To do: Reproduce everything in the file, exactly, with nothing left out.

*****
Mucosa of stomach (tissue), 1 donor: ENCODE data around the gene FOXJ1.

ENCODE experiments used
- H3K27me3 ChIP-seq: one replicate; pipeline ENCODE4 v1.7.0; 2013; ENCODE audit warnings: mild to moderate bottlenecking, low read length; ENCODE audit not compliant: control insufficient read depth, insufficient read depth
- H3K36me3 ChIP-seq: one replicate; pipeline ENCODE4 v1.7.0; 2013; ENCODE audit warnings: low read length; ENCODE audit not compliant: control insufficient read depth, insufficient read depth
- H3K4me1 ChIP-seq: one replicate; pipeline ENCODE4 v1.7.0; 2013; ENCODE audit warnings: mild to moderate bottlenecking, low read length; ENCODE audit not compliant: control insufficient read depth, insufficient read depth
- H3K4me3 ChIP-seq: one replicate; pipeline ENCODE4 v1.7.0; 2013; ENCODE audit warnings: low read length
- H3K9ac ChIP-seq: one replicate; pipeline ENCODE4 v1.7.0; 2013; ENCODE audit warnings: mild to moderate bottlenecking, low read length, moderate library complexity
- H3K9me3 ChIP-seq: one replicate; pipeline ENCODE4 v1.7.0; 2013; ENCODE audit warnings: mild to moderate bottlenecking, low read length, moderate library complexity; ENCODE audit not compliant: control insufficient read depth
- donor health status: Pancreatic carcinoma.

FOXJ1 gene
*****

Mucosa of stomach (tissue), 1 donor: ENCODE data around the gene FOXJ1.

ENCODE experiments used
- H3K27me3 ChIP-seq: one replicate; pipeline ENCODE4 v1.7.0; 2013; ENCODE audit warnings: mild to moderate bottlenecking, low read length; ENCODE audit not compliant: control insufficient read depth, insufficient read depth
- H3K36me3 ChIP-seq: one replicate; pipeline ENCODE4 v1.7.0; 2013; ENCODE audit warnings: low read length; ENCODE audit not compliant: control insufficient read depth, insufficient read depth
- H3K4me1 ChIP-seq: one replicate; pipeline ENCODE4 v1.7.0; 2013; ENCODE audit warnings: mild to moderate bottlenecking, low read length; ENCODE audit not compliant: control insufficient read depth, insufficient read depth
- H3K4me3 ChIP-seq: one replicate; pipeline ENCODE4 v1.7.0; 2013; ENCODE audit warnings: low read length
- H3K9ac ChIP-seq: one replicate; pipeline ENCODE4 v1.7.0; 2013; ENCODE audit warnings: mild to moderate bottlenecking, low read length, moderate library complexity
- H3K9me3 ChIP-seq: one replicate; pipeline ENCODE4 v1.7.0; 2013; ENCODE audit warnings: mild to moderate bottlenecking, low read length, moderate library complexity; ENCODE audit not compliant: control insufficient read depth
- donor health status: Pancreatic carcinoma.

FOXJ1 gene